Black-Eyed Susans

Title: Black-Eyed Susans
Author: Julia Heaberlin
Publisher: Penguin Group
Publication Year: 2015
Genre: Crime | Mystery | Thriller
Rating: 3

That was my grandfather’s one survival tip if I ever found myself trapped in a fairy tale. Keep your promises. Bad things happen if you don’t.

I read the blurb for this on Amazon and I instantly fell in love with the plot. There was just something about Tessa thinking that she was safe, but then the murderer starts leaving her flowers and that really intrigued me. I wanted to see how she reacted and where the murderer was going to attack again. However, when I started reading the book was not what I expected at all. For starters the plot wasn’t about the murderer returning in modern time, as I was expecting, but was more about the trial resolving around the man who was originally convicted as the Black-Eyed Susans’ murderer. At first I was a little disappointed but I quickly became invested in the plot when everything began to unfold.

Another thing that I wasn’t a fan of was the alternating point of views. Heaberlin worked it really well to introduce shocking things in one point of view that quickly produced a parallel in the other. They worked really well and it was a great technique by Heaberlin but personally I still didn’t like it. It was irritating and quickly became annoying as the book developed. Young Tessa’s point of view quickly became uninteresting and her character was too stuck up for my liking. All she seemed to want to do was disrupt the trial and she didn’t seem that impacted by her situation, which seems pretty improbable.

Some of the characters were really interesting. Older Tessa was such a great character for me. It was easy to see how much she worried about her little girl and the lengths she went through to defend her girl were admirable. Effie was such a great character as well, although I felt like she was a bit useless. She didn’t have a huge role in the novel other than as a supporting character. In young Tessie’s life, I was really intrigued by Lydia’s character. She was so dynamic and different and she was so loyal to Tessa! Although the ending ruined that a little.

Speaking of the ending, I don’t know about anyone else but the ending/cliffhangers were really predictable as far as I was concerned. I felt that young Tessa’s twist was much more interesting and definitely the most predictable of the two, however there were a lot of hints dropped throughout the novel.

In my opinion this book is quite good. It’s not as bad as I make out, I assure you of that! I just had quite a few faults with it. I would definitely suggest giving it a read!



Title: Once
Author: Morris Gleitzman
Publisher: The Penguin Group
Publication Year: 2006
Genre: Historical Fiction | YA
Rating: 5

Suddenly I’m thinking of another story. The one Mum and Dad told me about why I had to stay at the orphanage. They said it was so I could go to  school there while they travelled to fix up their business. They told it so well, that story, I believed it for three years and eight months. That story saved my life.

If you don’t know by now, I am a big history lover. So, when I came across this book I brought it without a second thought and I have to say I’m glad I did. I loved, loved, loved this book! It was the title of the book that first drew me in, normally I pick a book up based on the front cover, and if I’m honest the front cover was nothing special but the title stood out like a sore thumb. The book itself was quite short, I picked up thinking ‘was it worth writing it’ and by gosh was it. There are certain books that once you’ve read them, just stick with you. This is one of those books.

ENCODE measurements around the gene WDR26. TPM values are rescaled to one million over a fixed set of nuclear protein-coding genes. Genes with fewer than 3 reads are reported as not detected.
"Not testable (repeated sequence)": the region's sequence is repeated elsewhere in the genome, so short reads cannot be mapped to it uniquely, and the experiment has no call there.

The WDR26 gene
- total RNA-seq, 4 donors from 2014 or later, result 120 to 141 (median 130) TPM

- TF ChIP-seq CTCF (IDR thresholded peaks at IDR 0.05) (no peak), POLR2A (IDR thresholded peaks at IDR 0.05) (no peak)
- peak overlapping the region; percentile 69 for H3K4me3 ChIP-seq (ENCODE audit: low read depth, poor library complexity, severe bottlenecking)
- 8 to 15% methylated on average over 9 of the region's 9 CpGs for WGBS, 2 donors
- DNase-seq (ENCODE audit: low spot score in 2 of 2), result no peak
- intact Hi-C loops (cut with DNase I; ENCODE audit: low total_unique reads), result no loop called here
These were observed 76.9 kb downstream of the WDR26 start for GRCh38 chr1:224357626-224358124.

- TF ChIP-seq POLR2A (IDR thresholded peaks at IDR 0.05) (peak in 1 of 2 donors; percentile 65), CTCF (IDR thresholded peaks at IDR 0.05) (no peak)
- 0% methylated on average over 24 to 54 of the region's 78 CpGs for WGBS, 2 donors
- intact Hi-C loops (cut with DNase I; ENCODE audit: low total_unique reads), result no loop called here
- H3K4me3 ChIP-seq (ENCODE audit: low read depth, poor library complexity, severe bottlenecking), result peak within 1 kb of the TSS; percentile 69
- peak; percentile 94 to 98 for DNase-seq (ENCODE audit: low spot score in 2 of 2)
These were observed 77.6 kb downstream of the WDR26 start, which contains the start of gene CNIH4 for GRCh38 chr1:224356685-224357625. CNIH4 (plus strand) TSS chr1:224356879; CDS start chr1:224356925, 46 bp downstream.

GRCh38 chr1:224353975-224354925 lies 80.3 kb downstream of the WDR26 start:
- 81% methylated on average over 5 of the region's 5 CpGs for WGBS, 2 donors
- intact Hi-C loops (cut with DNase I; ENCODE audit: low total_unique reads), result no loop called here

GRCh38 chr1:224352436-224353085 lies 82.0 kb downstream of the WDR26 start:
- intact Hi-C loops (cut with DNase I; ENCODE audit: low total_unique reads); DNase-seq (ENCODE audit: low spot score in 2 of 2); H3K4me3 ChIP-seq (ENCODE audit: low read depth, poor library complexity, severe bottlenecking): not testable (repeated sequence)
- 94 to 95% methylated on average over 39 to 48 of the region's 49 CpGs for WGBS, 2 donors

I think I picked it up for the general fiction section, but after reading it I realised it was for younger readers. I think I read somewhere that the author is a children’s author, but don’t let that stop you from reading it. The book was probably a bit simple when it came to sentence structure and wording but with the content of the book, as in the actual story itself, I don’t think it needed complex words and such – in fact I’d even go as far as saying I think that would distract the reader from the actual story itself.

Without wishing to give too many spoilers away, the book is about a young Jewish boy, who lived in Poland, and his journey to find his parents during the Holocaust. Just from the information I’ve given you, you can probably imagine it’s not going to be easy.

The narrator is a young boy called Felix. Personally I find child narrators fascinating, they come with an innocence, a type of naivety that we can’t get from adult narrators. It’s refreshing. I mean, obviously this isn’t always the case but it was in the book. Felix was so naive to what was happening, I think this made the book more hard hitting, because you realise this would have been the case for most of the children during the war. They wouldn’t have understood what was happening or why it was happening. As we went on this journey with Felix though, we watched as his innocence and naivety started to fade away. He started taking on tasks that no child should have to do, but again it made you realise, well this probably actually happened.

It’s definitely different to your average book. There was times Felix had me laughing and times (more times than I’d like to admit) where he had me crying. I still don’t really know what age range the book is aimed for but I’m 19 and I can tell you I thoroughly enjoyed the book, and can’t wait to read the next book.